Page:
Update: For Monday’s developments on the Columbus teachers’ strike, follow this link.
COLUMBUS, Ohio (WCMH) – Columbus teachers voted Sunday night to go on strike, a culmination of five months and 22 negotiations that failed to produce a single contract agreement.
At a meeting at the Greater Columbus Convention Center, the 4,500-member union, Columbus Education Association (CEA), voted to commence a strike after it and the Board of Education could not agree on the terms of its labor contract, setting Ohio’s largest school district up for an unconventional first day Wednesday: Teachers with picket signs and students learning from substitutes and administrators online.
“It is with a full understanding of the sacrifices that students, parents, and teachers will make together to win the schools Columbus Students Deserve that CEA members overwhelmingly rejected the Board’s last, best and final offer tonight and voted to strike,” CEA spokesperson Regina Fuentes said in a statement after Sunday’s vote. “In multiple efforts to negotiate through the media after walking away from the bargaining table, the school board has tried desperately to make this strike about teacher salary, teacher professional development, and teacher leaves.
“Let me be clear. This strike is about our students who deserve a commitment to modern schools with heating and air conditioning, smaller class sizes, and a well-rounded curriculum that includes art, music and P.E.”
Teachers were seen leaving Sunday’s meeting carrying “On Strike” picket signs, some with the slogan “On Strike for the Schools Our Students Deserve.”
According to the union, 94% of members voted to reject the district’s latest offer, with the same percentage voting to strike.
The current teachers’ contract expires at midnight. Teachers began picketing Monday morning at 20 different sites around the district.
Following Sunday’s vote, the Columbus City Schools Board of Education called an emergency meeting for Monday at 8 p.m. with the expectation it would immediately enter into a closed executive session to discuss the district’s next steps.
Columbus Education Association spokesperson Regina Fuentes joined NBC4 Today Monday to discuss the latest on the strike. She also addressed reporters Sunday night after the union voted to go on strike. You can watch Fuentes’ comments in the video player above.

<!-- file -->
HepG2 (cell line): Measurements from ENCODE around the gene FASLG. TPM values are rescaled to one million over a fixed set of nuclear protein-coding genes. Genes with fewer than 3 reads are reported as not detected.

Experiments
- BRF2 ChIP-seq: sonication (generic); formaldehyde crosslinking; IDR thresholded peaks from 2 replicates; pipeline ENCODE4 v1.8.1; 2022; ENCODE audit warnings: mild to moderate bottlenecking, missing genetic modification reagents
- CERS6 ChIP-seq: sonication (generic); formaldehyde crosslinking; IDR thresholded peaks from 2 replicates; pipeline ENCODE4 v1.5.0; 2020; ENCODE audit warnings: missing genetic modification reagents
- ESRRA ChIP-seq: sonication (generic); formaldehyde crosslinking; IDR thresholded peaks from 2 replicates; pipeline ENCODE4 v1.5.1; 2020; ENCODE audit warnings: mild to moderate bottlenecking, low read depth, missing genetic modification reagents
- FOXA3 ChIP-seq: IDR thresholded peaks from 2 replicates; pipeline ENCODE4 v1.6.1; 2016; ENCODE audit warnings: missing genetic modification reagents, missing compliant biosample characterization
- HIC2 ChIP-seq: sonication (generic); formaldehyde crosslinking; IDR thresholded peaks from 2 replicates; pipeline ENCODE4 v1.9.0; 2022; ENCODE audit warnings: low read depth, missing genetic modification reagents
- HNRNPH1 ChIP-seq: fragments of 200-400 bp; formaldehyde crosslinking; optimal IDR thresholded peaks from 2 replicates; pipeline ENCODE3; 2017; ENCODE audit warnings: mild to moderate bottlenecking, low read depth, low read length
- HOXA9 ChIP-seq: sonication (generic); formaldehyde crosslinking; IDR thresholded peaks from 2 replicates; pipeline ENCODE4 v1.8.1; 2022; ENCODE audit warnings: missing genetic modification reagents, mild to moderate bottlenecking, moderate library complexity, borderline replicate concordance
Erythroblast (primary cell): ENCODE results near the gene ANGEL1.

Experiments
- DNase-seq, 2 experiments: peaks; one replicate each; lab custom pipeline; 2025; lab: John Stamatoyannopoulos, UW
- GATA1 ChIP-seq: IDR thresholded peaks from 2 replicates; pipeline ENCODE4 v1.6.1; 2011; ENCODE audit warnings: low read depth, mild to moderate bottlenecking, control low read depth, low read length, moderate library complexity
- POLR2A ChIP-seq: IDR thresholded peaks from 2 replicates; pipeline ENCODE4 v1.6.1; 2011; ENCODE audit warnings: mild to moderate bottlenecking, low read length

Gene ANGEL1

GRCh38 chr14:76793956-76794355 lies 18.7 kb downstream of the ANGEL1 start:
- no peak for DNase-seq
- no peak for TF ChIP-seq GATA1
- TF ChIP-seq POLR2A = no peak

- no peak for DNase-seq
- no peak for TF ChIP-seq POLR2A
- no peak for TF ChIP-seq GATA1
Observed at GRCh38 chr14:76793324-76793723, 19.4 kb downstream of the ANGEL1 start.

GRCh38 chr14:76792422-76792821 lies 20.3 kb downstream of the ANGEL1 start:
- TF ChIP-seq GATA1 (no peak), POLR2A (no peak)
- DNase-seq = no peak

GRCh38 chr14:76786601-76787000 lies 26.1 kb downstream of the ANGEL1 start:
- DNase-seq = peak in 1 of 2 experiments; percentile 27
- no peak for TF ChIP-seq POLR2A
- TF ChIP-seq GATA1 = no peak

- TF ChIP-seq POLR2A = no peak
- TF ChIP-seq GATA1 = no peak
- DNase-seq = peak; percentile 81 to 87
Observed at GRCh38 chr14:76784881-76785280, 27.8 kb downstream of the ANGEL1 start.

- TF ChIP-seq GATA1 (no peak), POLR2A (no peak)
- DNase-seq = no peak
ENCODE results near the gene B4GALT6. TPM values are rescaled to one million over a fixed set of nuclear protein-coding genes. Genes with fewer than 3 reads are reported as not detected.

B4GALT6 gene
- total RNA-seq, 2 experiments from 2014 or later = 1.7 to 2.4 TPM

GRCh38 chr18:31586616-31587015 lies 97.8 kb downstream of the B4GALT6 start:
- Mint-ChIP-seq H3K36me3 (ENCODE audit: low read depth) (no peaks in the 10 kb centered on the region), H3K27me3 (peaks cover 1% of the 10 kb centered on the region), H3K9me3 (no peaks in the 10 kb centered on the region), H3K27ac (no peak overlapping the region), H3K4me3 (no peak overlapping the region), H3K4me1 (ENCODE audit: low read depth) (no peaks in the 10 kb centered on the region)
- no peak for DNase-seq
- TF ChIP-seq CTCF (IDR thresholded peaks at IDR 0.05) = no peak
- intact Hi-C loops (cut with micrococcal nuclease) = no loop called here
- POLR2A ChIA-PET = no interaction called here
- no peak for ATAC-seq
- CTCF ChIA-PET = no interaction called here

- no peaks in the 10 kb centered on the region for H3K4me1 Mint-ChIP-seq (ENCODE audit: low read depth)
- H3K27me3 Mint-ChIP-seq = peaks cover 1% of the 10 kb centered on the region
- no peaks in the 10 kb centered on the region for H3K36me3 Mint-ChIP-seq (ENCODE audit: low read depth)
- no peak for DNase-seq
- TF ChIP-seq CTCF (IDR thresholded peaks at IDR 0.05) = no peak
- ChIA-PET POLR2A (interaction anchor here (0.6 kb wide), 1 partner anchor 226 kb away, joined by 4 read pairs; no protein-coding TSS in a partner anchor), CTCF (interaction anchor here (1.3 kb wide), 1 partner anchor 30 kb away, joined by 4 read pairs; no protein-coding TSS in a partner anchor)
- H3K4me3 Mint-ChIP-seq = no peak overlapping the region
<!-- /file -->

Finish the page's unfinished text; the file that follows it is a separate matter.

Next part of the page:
In a statement, Columbus School Board of Education President Jennifer Adair said called the union’s vote “incredibly disappointing.”
“School starts on Wednesday, which means our children will be learning online,” Adair said. “We know this is not ideal, but we have an obligation to continue educating and supporting students despite the current circumstances.
“We value and respect our teachers, and we will continue on a path toward collaborative solutions that address what is best for our children,” she added.
Columbus Mayor Andrew Ginther, in a statement, urged both sides to return to negotiations.
“The CEA and the school district must return to the table and get our kids back in the classroom,” he said. “A responsible solution is within reach, but only if negotiations restart now.”
Students attending any of the district’s 112 schools, if teachers remain on strike, will see the first day of school through a computer screen, as the board’s “alternative outcomes” plan called for the district’s full-time substitutes to assume the absent teachers’ roles and teach class remotely.
The union vote to strike is the latest in a months-long dispute between the parties, who remain stuck in a stalemate over the terms of the contract – including school building conditions like HVAC, smaller class sizes, full-time art and physical education teachers in elementary schools, and teacher pay – despite holding 22 bargaining sessions since March.
Other sticking points arose over issues like sufficient planning time for teachers, a cap on the number of class periods during the day, and outsourcing positions to for-profit companies. the union said.
After the board delivered what it called a “fair, comprehensive, and respectful” final contract offer on July 28, the union unanimously moved to issue a 10-day strike notice, blasting the final offer as a “take it or leave it deal” that it refused to accept.
About a week later, on Aug. 11, the CEA filed its official intent to strike with the State Employment Relations Board, opening the door for union members to strike on Monday, two days before the first day of school.
The board, with the threat of a strike on the horizon, released its alternative outcomes plan – including remote learning via district-provided Chromebook computers, grab-and-go meals at sites across Columbus, and tech support personnel available for help.
Because teachers make up nearly 60% of the district’s coaching staff and extracurricular advisors, the board said sports and activities will either be rescheduled or canceled.
The union’s decision to strike is historic, as Columbus has not seen its teachers on the picket line since 1975.
The district’s latest offer of a contract, the one rejected by the union, is below.